The ‘One Day Job’ event, sponsored by this magazine, involves a ‘real industry’ project using a five-tonne digger.

The task is equivalent to a full-day task, but must be completed in just 60 minutes and must be scoped, priced and planned by the competitor. Judging is based on an interview about costs and materials and the actual completion of the task.

This year competitors had to build a loading ramp on a farm after first scoping, designing and pricing the job.

The One Day Job judging

James Lux, chief judge of the One Day Job, put his hand up for the role after assisting with the judging of it last year.

This part of the competition is not represented at the regional level of the nationwide competition so can be difficult for excavator operators working for large companies on large projects who don’t get the opportunity to design and price jobs, or even work a mini digger.

However, this part of the competition is designed to bring out the skills of job costing, quoting and completing.

The task was to design, cost and build a loading ramp for a farmer. Contestants worked out their paperwork and sat down with two judges with their proposed design. Most, says James, had their paperwork and scheduling right.

However, this year had a special challenge – a contract variation was hidden in the scheduling and costing. This was in the ‘service infrastructure’ that for every job, large or small, has to be determined before you accidentally dig up a power line or water pipe.

James says such ‘variations’ crop up regularly in day-to-day working situations and it can be expensive for a contractor if they don’t do their due diligence at the planning and scheduling stage and look for hidden obstacles.

“We expected each contestant to approach First Gas and dial beforeUdig [both next door to the NEOC competitors’ marquee] to identify service standards.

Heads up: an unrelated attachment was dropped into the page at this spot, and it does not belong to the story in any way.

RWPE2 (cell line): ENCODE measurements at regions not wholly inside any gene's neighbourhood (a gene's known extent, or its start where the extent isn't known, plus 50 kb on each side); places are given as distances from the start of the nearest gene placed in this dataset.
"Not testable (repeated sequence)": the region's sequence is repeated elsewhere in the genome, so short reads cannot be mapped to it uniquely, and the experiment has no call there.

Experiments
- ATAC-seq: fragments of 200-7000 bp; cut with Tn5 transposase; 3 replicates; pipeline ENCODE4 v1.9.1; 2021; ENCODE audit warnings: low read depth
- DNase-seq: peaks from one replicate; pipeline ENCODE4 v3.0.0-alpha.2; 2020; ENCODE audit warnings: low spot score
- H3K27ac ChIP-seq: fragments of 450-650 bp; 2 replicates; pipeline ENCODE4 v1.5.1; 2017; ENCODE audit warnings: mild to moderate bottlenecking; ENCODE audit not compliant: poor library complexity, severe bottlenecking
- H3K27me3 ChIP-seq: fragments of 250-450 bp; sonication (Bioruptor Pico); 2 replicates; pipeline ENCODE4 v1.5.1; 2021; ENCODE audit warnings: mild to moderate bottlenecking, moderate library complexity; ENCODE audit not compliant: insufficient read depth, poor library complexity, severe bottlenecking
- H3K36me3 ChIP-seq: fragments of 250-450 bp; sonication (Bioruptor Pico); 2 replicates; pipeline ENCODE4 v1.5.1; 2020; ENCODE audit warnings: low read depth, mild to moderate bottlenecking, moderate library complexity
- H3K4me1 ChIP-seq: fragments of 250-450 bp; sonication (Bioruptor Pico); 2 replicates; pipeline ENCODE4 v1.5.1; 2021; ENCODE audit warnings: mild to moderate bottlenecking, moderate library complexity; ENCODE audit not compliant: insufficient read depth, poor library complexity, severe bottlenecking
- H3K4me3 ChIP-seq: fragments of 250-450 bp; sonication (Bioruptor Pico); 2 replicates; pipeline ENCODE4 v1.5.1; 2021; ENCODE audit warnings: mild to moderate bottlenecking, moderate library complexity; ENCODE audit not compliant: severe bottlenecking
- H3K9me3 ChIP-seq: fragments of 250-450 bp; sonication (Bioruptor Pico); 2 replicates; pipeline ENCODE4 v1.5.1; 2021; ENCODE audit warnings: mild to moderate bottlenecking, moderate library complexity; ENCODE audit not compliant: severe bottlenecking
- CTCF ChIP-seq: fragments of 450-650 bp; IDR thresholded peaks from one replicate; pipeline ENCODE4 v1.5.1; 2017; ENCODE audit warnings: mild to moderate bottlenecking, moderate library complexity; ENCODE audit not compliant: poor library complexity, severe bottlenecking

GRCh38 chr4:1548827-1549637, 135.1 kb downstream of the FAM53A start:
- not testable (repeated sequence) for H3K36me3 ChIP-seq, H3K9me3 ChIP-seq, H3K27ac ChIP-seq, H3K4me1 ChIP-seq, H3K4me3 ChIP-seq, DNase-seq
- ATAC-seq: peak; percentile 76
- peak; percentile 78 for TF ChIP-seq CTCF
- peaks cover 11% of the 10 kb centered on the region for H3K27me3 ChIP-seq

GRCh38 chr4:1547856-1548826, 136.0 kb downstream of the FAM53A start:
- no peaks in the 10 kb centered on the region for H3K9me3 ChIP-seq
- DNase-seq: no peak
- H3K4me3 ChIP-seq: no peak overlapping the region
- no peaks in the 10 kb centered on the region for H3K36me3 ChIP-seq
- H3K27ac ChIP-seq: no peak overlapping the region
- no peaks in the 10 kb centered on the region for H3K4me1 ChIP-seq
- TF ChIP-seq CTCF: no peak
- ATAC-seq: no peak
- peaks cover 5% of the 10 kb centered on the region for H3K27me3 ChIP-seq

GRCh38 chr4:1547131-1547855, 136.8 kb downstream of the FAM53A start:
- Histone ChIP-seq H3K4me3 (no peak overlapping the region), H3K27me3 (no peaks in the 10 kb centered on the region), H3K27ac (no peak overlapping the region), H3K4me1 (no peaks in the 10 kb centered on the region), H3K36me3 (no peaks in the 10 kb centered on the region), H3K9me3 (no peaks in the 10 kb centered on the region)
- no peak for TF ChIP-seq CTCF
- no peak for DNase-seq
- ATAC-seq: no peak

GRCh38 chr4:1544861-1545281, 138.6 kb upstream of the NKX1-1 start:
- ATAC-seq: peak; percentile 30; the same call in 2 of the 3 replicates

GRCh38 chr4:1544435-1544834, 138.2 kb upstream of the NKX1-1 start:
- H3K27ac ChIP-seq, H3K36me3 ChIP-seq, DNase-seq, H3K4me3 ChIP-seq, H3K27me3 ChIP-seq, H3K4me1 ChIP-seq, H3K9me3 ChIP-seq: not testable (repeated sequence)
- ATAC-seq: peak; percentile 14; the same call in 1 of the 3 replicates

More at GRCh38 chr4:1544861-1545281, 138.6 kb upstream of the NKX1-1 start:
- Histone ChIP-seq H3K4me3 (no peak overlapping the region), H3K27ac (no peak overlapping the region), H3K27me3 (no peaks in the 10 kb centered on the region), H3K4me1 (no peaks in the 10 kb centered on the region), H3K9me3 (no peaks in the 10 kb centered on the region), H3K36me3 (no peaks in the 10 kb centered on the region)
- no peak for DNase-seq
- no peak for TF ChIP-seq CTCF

“Only two contestants did this, which was disappointing.

“Had they done that they would have learnt there was a cable located where the task needed to be completed and it called for a contract ‘variation’ to include the cost of working around it.

“This variation represented 20 percent of the scoring out of 100, so it was a lot of points lost.

“Contestants also could have asked me if there were any service issues and I would have directed them to the right people. No one did this.”

These days James, who won all three sections of the competition twice (the trophy, the One Day Job and the Good Bastard Award) is content to judge.

Typical of all the judges, he takes time off work to help out on what is a two-week project to manage the NEOC. He works with Splice Construction in the Waikato, which supports his choice to help out both nationally and regionally.

“I have to say though, it’s hard, tiring work, but I will be back next year to judge – they are a great bunch of people here every year.”

Dan Mephan

The winner

Representing the Hawkes Bay, Dan Mephan, won the Contractor magazine One Day Job award for the best planning and construction of a dirt farm ramp.

Everyone likes a good bastard

Jim Beamsley

For the second year in a row, a Manawatu region representative has been named as the country’s second best excavator operator, as Palmerston North man Jim Beamsley proved his excavator skills. Last year the second-place winner was Palmerston North man Sam Scott.

Jim, who works for Central Demolition and was competing for the first time, was not only awarded CablePrice NZ’s second place award but was also awarded the Humes’ Good Bastard Award for having the right attitude during the two-day event. The Good Bastard Award, is an accolade often said to be as valuable as the trophy itself – as everyone wants to work with a ‘good bastard’.